The young NBA season is just getting started, much like the 3D TV experience. So why not combine them? That’s just what 2K Sports has done, as today is the first day you can experience NBA 2K11 in full 3D — if you have a 3D TV and a PlayStation 3.
The 3D version of NBA 2K11 is available exclusively at Best Buy for the time being, but if you manage to nab a copy, you’ll be able to play as your favorite NBA team — and/or Michael Jordan during his highlight rather than twilight years — in full 3D.
2K’s Ronnie Singh submitted a post on the PlayStation Blog about what went on behind the scenes to make a 3D videogame possible. Below is the text of his interview with the development team:
All 3-D effects come down to one simple idea: make each of a viewer’s eyes see a slightly different image and you can create the illusion of depth on a 2-D screen. Technology to create 3-D movies evolved from two-color images, called anaglyphs, into the more modern projection systems that use differently polarized light. Most of the new 3-D televisions use a technique called “alternate-frame sequencing” in which they first display the image for one eye and then display the image for the other eye, holding each image on the screen for 1/120th of a second. To make sure viewers see the correct images with each eye, glasses that cover-up one eye in exact synchronization with the television display, called active-shutter glasses, are used. What’s most exciting about the new technology is the quality of the images it produces. The new generation of active-shutter HDTVs let us make a 3-D game using full resolution HDTV images at framerates up to 120Hz.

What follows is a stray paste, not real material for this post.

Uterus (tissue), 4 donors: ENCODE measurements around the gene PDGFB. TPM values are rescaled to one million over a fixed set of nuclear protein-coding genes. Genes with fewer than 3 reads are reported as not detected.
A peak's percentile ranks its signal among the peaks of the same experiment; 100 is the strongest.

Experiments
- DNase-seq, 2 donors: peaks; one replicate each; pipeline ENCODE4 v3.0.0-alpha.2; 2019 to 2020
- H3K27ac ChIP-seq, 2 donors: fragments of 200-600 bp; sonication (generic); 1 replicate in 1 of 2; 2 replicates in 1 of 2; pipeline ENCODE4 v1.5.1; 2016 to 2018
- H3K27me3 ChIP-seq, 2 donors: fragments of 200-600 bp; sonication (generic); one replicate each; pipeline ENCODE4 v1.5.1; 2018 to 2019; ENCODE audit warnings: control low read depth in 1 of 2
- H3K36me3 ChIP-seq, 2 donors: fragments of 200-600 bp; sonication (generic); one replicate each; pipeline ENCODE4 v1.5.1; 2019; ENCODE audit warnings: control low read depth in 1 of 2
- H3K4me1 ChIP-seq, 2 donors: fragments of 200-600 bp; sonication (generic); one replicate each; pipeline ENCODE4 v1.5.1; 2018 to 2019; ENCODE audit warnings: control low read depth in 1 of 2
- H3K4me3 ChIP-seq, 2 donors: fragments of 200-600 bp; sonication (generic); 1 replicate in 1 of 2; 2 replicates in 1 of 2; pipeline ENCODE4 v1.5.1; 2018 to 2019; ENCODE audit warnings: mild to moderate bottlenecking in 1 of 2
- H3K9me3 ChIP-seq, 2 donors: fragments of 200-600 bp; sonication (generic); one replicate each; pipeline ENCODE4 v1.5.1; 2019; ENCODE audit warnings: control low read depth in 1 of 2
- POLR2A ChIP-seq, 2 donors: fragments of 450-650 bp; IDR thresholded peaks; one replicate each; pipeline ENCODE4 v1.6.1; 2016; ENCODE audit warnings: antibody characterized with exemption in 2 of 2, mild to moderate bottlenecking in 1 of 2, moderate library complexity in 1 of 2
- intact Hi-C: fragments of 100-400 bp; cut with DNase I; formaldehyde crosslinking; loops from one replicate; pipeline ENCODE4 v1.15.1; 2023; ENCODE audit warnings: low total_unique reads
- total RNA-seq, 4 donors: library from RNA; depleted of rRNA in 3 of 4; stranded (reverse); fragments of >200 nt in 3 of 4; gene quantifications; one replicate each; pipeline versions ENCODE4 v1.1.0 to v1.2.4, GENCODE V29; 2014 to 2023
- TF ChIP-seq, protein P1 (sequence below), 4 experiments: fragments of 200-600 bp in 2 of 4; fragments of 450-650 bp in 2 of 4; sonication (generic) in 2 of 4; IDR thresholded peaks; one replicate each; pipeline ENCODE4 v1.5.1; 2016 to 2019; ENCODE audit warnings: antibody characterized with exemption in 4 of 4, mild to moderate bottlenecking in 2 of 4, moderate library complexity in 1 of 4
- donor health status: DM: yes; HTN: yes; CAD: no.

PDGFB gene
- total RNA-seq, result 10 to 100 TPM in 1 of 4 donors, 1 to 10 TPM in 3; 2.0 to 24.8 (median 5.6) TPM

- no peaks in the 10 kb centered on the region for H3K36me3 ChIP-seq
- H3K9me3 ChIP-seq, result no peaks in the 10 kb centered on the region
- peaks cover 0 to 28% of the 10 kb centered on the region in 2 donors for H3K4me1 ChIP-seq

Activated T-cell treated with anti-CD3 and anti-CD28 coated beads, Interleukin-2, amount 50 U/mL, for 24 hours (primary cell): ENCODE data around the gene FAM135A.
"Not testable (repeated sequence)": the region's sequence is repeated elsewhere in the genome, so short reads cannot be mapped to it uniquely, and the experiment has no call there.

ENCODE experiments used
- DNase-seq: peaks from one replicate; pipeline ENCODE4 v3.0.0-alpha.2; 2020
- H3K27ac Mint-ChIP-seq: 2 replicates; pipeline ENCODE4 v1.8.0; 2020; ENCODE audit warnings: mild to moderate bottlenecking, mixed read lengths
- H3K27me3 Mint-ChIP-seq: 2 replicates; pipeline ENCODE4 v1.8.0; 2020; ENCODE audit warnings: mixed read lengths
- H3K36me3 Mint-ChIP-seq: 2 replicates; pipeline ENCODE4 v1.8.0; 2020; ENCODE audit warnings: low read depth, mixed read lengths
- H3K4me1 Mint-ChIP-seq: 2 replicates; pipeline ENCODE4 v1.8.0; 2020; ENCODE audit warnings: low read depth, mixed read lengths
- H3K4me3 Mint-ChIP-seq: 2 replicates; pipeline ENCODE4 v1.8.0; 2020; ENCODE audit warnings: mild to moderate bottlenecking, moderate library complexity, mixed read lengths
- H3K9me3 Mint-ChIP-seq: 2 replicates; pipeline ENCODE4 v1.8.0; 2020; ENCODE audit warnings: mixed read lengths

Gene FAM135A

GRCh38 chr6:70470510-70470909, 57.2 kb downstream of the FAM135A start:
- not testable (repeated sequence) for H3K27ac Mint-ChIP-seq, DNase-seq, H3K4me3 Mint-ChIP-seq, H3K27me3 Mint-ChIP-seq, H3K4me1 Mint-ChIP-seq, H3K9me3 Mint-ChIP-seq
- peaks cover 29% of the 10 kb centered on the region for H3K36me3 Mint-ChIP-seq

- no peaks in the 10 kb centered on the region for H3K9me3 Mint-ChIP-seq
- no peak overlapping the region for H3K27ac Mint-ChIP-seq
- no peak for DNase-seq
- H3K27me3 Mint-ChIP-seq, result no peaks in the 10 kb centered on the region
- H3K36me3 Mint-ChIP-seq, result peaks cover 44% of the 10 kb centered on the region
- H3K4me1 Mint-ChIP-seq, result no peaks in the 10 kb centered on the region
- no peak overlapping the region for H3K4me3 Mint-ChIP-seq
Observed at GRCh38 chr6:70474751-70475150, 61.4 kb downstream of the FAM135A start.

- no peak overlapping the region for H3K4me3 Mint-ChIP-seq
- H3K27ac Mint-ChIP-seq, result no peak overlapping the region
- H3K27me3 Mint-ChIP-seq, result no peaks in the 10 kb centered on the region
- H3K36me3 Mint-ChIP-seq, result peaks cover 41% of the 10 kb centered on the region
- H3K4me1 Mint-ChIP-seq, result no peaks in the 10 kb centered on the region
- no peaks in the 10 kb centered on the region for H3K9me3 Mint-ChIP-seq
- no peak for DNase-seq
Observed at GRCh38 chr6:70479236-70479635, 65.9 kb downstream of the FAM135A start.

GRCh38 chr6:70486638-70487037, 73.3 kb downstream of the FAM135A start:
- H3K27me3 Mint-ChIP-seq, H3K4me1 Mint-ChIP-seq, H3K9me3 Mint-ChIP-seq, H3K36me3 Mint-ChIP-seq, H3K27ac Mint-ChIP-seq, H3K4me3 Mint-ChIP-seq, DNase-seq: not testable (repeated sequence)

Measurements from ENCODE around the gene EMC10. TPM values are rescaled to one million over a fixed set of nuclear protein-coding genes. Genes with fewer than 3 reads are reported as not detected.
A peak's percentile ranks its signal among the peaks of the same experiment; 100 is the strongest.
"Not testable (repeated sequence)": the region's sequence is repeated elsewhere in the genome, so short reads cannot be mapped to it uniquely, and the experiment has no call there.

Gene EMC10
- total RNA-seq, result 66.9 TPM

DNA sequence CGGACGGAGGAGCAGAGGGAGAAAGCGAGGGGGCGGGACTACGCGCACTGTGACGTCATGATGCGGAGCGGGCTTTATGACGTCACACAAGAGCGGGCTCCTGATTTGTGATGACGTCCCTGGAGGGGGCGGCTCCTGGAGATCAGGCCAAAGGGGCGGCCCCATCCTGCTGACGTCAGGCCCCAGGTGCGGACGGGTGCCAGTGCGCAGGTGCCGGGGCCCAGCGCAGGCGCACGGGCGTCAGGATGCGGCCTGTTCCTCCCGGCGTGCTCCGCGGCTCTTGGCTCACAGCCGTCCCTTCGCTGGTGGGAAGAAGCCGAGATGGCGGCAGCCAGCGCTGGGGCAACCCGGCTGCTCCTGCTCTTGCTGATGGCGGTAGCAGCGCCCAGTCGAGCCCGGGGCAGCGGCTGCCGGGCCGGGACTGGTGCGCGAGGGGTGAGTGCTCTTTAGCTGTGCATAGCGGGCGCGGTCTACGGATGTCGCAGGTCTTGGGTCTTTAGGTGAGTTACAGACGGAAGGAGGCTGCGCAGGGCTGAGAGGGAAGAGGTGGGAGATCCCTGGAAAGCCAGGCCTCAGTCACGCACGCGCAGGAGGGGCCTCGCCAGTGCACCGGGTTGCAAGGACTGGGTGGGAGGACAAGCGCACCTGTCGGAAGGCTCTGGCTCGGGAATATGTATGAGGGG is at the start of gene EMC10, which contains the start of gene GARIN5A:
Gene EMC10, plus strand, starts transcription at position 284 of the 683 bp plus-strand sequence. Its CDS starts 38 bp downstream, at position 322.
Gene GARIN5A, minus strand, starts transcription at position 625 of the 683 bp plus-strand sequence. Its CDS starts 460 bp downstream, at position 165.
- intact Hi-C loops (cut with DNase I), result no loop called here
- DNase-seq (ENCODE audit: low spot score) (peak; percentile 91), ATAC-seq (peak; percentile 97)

To properly drive one of these televisions, NBA 2K11 must create two separate images every game frame-one for each eye. We create a virtual stereoscopic (two-eyed) camera and render the whole scene in full HD resolution twice, once for each eye of the camera. These two images are packaged together and delivered to the television as one “frame” which the television decodes and displays as two consecutive images, one for each eye of the viewer. Just in case anyone has a pair of the old-school 3-D glasses lying around, NBA 2K11 will render using the anaglyph method as well.
According to Ronnie, NBA 2K11 looks absolutely phenomenal in 3D, so here’s hoping we get a chance to test it out soon for ourselves and give you the full review soon.